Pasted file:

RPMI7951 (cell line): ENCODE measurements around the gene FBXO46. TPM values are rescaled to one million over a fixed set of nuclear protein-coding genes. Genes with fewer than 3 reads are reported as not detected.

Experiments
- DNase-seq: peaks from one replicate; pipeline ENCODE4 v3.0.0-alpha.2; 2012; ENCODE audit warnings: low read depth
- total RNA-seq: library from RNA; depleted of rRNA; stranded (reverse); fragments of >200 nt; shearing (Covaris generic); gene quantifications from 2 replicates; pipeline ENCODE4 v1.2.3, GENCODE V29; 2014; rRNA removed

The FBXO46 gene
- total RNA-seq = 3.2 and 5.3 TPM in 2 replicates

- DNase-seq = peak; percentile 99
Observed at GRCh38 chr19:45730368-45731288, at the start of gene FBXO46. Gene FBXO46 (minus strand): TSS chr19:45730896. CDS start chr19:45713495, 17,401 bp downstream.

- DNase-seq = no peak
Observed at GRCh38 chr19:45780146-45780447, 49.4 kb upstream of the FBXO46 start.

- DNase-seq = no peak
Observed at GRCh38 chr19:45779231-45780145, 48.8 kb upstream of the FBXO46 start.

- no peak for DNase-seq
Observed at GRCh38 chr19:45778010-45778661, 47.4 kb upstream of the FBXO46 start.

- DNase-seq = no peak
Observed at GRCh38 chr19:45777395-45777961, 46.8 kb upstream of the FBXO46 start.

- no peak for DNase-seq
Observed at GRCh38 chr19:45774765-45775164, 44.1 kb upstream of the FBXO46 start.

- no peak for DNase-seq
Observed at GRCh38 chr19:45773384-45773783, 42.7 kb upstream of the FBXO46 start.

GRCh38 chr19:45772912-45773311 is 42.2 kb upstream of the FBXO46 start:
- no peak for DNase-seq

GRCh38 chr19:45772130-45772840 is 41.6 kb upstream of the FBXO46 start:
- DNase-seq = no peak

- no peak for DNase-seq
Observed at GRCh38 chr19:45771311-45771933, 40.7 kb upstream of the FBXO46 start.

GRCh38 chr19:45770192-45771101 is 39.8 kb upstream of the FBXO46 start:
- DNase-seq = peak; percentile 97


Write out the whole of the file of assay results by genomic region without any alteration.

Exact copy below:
RPMI7951 (cell line): ENCODE measurements around the gene FBXO46. TPM values are rescaled to one million over a fixed set of nuclear protein-coding genes. Genes with fewer than 3 reads are reported as not detected.

Experiments
- DNase-seq: peaks from one replicate; pipeline ENCODE4 v3.0.0-alpha.2; 2012; ENCODE audit warnings: low read depth
- total RNA-seq: library from RNA; depleted of rRNA; stranded (reverse); fragments of >200 nt; shearing (Covaris generic); gene quantifications from 2 replicates; pipeline ENCODE4 v1.2.3, GENCODE V29; 2014; rRNA removed

The FBXO46 gene
- total RNA-seq = 3.2 and 5.3 TPM in 2 replicates

- DNase-seq = peak; percentile 99
Observed at GRCh38 chr19:45730368-45731288, at the start of gene FBXO46. Gene FBXO46 (minus strand): TSS chr19:45730896. CDS start chr19:45713495, 17,401 bp downstream.

- DNase-seq = no peak
Observed at GRCh38 chr19:45780146-45780447, 49.4 kb upstream of the FBXO46 start.

- DNase-seq = no peak
Observed at GRCh38 chr19:45779231-45780145, 48.8 kb upstream of the FBXO46 start.

- no peak for DNase-seq
Observed at GRCh38 chr19:45778010-45778661, 47.4 kb upstream of the FBXO46 start.

- DNase-seq = no peak
Observed at GRCh38 chr19:45777395-45777961, 46.8 kb upstream of the FBXO46 start.

- no peak for DNase-seq
Observed at GRCh38 chr19:45774765-45775164, 44.1 kb upstream of the FBXO46 start.

- no peak for DNase-seq
Observed at GRCh38 chr19:45773384-45773783, 42.7 kb upstream of the FBXO46 start.

GRCh38 chr19:45772912-45773311 is 42.2 kb upstream of the FBXO46 start:
- no peak for DNase-seq

GRCh38 chr19:45772130-45772840 is 41.6 kb upstream of the FBXO46 start:
- DNase-seq = no peak

- no peak for DNase-seq
Observed at GRCh38 chr19:45771311-45771933, 40.7 kb upstream of the FBXO46 start.

GRCh38 chr19:45770192-45771101 is 39.8 kb upstream of the FBXO46 start:
- DNase-seq = peak; percentile 97